ROSSBURG, OH - June 6, 2009 - Jimmy Owens couldn't help getting emotional after winning Saturday night's UMP DIRTcar Racing-sanctioned Dirt Late Model Dream XV at Eldora Speedway.

But it wasn't just the immense $100,000 first-place check that caused his voice to crack in Victory Lane. It was the way he earned it.

Owens, 37, of Newport, Tenn., authored one of the most memorable drives in the 100-lap race's history. He completed a charge forward from the 19th starting spot in style, passing five-time Dream winner Scott Bloomquist of Mooresburg, Tenn., and NASCAR star Tony Stewart in a single circuit to grab the lead for good on lap 73.

"To be able to pass Scott and Stewart for the win here is really great," Owens said while trying to catch his breath during the post-race press conference inside Eldora's tower. "To me, it's just a dream come true."

Though Owens couldn't relax until the checkered flag flew because his Team Zero by Bloomquist car trailed smoke and was losing oil pressure for most of the distance, he easily led Bloomquist's own Team Zero mount across the finish line by more than a straightaway margin.

Defending World of Outlaws Late Model Series champion Darrell Lanigan of Union, Ky., steered his Fusion Energy Rocket car from the 15th starting spot to a third-place finish, about 10 car lengths behind Bloomquist. Sixth-starter Jimmy Mars of Menomonie, Wis., and 14th-starter Brian Birkhofer of Muscatine, Iowa, placed fourth and fifth, respectively, both driving MB Custom Chassis machines.

Stewart, who started from the pole in a Rocket car sponsored by Old Spice, Office Depot and Bass Pro Shops, faded to a sixth-place finish over the race's final quarter after leading laps 10-37 and 61-72. It was the first Dream start of his career at the track he owns.

A four-time UMP DIRTcar Modified national champion, Owens pocketed the biggest dirt Late Model race winner's check of the season in his sixth career Dream A-Main start. He also book-ended his victory in the 2007 UMP DIRTcar Racing-sanctioned World 100, joining division legends Bloomquist, Billy Moyer of Batesville, Ark., and Donnie Moran of Dresden, Ohio, as the only drivers to win both crown-jewel events at the famed half-mile oval.

"It's what I've strived my whole life to do," Owens said when asked about the significance of seeing his name listed alongside Bloomquist, Moyer and Moran as a Dream and World 100 winner.

For that reason as well as his crowd-pleasing march through the pack after using a fast-time provisional to start the A-Main, Owens ranked his Dream triumph as the highlight of his career.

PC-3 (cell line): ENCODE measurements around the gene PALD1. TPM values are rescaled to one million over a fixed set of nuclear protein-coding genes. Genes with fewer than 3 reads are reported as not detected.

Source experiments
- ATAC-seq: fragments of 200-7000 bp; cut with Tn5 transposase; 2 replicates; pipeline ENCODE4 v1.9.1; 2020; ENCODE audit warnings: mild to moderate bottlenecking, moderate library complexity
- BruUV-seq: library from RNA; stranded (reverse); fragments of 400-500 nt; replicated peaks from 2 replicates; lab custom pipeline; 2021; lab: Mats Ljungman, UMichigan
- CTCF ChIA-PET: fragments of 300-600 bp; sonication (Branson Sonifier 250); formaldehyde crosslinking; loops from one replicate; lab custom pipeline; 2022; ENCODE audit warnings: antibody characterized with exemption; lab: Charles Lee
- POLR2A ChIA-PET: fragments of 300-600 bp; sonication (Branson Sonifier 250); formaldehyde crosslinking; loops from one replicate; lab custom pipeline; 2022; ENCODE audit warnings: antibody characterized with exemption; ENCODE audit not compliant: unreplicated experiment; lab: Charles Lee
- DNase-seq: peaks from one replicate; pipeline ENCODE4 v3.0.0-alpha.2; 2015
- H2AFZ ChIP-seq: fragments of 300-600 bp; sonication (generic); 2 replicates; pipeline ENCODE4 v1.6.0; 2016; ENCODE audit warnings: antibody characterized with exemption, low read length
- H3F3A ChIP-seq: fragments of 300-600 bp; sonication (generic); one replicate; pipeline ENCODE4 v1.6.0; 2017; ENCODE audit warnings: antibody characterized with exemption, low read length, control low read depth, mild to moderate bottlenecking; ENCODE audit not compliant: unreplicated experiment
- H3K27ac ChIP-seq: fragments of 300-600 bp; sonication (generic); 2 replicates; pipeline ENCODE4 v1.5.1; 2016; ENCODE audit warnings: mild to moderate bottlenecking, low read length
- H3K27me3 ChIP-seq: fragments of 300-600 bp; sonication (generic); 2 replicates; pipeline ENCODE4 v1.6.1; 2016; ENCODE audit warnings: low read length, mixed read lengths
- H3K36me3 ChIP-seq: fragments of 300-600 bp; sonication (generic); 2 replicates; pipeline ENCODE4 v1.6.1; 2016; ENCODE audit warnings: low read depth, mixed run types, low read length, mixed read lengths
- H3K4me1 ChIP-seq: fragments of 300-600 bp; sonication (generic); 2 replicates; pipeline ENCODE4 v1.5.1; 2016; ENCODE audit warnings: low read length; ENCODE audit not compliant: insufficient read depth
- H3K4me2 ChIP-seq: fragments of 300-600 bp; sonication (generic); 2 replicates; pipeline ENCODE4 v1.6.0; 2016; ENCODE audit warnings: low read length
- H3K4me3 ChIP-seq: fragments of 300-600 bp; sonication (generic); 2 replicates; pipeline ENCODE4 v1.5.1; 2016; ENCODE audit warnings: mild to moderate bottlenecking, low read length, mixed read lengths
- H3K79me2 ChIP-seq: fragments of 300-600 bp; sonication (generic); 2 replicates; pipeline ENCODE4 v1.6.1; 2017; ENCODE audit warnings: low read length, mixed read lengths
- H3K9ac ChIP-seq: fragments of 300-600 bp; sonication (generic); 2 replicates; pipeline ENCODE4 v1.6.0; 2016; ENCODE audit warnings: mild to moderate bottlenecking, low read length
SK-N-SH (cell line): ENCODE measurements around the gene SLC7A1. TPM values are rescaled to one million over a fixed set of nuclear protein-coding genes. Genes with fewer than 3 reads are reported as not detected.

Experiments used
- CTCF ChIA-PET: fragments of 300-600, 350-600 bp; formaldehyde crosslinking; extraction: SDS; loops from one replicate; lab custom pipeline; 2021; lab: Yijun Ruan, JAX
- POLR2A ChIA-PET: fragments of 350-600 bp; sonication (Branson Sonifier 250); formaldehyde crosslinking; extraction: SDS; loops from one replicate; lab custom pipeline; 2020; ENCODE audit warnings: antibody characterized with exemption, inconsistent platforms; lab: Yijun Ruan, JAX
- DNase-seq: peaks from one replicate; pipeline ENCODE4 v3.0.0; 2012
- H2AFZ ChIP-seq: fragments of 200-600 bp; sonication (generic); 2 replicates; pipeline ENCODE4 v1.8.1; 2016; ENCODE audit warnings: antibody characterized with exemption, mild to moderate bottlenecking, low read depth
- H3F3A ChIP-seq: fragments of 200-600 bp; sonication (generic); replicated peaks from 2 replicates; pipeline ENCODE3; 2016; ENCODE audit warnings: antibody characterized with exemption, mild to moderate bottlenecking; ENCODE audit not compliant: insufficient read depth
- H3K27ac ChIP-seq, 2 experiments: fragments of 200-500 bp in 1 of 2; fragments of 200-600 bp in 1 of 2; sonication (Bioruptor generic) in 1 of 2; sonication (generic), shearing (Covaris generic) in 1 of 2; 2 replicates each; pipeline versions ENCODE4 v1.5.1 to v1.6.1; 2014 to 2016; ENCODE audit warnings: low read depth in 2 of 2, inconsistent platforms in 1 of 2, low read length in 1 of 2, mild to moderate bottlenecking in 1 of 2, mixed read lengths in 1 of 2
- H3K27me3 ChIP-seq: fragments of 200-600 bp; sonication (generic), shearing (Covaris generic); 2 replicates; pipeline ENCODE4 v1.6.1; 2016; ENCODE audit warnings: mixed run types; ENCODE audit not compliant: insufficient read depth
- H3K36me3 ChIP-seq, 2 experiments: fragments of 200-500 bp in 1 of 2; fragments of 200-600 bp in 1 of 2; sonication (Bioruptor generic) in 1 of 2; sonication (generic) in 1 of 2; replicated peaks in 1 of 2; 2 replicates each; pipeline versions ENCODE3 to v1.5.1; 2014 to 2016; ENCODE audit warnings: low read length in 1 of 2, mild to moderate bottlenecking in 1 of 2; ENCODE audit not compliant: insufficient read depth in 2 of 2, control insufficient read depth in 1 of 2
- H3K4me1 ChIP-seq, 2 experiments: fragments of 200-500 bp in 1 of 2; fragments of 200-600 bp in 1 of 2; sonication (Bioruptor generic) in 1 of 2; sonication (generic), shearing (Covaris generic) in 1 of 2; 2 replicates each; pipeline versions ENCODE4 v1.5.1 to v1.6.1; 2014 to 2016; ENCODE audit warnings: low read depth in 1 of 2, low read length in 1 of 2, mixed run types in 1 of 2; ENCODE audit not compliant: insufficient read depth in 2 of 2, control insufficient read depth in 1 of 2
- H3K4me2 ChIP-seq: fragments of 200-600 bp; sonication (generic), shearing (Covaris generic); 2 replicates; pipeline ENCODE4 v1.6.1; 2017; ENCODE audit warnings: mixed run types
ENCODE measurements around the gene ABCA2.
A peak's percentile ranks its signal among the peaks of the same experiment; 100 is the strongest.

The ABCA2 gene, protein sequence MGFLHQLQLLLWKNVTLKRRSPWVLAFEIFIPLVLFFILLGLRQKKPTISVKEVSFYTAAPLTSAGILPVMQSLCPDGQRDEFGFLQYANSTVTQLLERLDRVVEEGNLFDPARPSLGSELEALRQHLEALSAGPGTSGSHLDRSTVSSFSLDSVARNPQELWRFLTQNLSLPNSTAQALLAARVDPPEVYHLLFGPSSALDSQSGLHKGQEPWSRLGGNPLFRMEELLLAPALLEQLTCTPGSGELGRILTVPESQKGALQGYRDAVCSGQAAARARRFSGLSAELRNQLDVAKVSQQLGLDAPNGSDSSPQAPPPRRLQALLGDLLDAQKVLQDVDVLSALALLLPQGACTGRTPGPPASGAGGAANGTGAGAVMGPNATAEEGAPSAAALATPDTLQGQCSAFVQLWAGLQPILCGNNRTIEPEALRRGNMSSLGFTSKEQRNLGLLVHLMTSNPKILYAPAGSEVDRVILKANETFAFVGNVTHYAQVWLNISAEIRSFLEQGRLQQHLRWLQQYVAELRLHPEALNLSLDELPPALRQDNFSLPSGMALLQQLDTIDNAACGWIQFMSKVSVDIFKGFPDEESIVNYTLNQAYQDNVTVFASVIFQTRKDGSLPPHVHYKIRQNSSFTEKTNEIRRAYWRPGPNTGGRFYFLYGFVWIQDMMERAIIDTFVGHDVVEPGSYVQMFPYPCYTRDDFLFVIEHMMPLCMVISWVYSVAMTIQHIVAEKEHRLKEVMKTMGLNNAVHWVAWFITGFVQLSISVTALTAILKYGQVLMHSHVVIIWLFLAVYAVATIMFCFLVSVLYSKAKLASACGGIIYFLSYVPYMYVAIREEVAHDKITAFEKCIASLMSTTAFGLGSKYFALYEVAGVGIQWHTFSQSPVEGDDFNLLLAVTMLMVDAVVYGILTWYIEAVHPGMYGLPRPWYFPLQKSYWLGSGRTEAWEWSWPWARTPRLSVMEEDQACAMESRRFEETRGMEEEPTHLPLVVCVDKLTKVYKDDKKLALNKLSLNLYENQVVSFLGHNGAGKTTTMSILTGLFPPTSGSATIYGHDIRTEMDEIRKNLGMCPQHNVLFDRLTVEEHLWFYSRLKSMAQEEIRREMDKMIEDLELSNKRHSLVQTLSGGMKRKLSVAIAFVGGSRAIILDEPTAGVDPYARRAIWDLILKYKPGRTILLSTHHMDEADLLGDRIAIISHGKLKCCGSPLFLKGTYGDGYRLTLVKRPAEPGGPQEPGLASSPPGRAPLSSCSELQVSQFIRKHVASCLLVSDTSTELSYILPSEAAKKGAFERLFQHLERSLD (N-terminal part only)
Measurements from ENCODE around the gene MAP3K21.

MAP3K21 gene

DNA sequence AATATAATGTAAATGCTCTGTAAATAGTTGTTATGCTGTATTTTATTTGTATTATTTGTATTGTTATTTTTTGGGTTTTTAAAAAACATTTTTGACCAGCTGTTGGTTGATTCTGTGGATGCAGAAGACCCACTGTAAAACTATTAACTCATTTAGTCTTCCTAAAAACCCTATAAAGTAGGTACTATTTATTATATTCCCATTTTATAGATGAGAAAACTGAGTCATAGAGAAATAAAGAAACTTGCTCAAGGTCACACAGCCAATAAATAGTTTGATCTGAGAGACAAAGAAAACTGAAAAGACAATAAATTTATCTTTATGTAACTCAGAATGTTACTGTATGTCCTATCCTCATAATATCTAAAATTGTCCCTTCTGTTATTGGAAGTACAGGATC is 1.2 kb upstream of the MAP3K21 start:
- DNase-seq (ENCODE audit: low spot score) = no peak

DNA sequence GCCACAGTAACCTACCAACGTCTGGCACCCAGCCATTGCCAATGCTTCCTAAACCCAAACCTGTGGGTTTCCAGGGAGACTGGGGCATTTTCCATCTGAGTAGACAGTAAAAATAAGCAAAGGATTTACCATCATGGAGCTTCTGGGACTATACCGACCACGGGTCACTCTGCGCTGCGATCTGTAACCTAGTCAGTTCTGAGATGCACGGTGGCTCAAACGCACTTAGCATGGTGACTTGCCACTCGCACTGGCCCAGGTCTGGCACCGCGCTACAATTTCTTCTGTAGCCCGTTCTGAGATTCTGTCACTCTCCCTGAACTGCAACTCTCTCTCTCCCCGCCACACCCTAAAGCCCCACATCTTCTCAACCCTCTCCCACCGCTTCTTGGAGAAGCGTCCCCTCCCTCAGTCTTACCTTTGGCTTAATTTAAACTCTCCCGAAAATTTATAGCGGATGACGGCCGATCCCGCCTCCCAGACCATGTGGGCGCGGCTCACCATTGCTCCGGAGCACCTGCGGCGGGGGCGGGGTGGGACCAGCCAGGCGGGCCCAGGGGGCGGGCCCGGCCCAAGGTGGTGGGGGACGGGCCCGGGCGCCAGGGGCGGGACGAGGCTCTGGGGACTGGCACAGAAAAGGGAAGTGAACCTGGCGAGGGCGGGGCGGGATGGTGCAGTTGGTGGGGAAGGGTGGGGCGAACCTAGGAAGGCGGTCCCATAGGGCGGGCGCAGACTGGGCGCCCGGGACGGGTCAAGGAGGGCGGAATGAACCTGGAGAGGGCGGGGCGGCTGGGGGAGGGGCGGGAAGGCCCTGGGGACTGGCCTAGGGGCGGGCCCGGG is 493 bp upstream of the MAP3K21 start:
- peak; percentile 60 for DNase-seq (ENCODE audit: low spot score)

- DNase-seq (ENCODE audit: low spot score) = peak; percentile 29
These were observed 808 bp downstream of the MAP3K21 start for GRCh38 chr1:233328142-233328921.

"I think this is gonna go on top for me," smiled Owens, who also earned a $100,000 check for clinching the 2002 UMP DIRTcar Modified national title in a dramatic finale at Eldora.

Owens didn't need any last-lap dramatics to pull out a win in the Dream, but he did make some unforgettable moves - especially after the race's lone caution flag flew on lap 51 for Josh Richards of Shinnston, W.Va., who slowed after blowing a right-rear tire and slapping the turn-one wall.

Sitting sixth for the restart, Owens took off and shot through the middle of Birkhofer and Don O'Neal of Martinsville, Ind., to seize fourth on lap 52. He worked by Mars for third on lap 58 and then crashed the much-anticipated Stewart/Bloomquist showdown for the lead, surging by both motorsports titans to assume command on the 73rd lap.

Once Owens decided to disregard the blinking light on his dashboard that indicated his car was losing oil pressure, there was simply no stopping him. Stewart and Bloomquist, who led laps 38-60, could only watch Owens sail by.

"They pulled me a little bit when I got to slacking off because I was watching my oil light," said Owens, whose car began showing smoke from its rearend around lap 15. "I was afraid the motor was gonna blow up any minute. I finally just said, `You know what? If it blows, it blows.' I just started running the car harder and I ran `em back down.

"I was just fortunate enough that Tony moved out of his groove a little and kinda messed him and Scott both up for me to get around them."

When Owens finally saw the checkered flag flying, he was certainly glad he hadn't gone ahead with his thought of pulling off the track at the onset of his oil-pressure problem.

"We run Red Line Oil, and my hat's off to them guys because there's no way that car would've made it with anything else," said Owens. "My (helmet) shield was full (of oil) when we had that caution. I couldn't see where I was going. I was out of tearoffs and started wiping. I finally got my shield clean - and then I don't know if (the car) ran out of oil or what, but it finally quit blowing oil.

"It made it (to the finish), so somebody's looking out for us."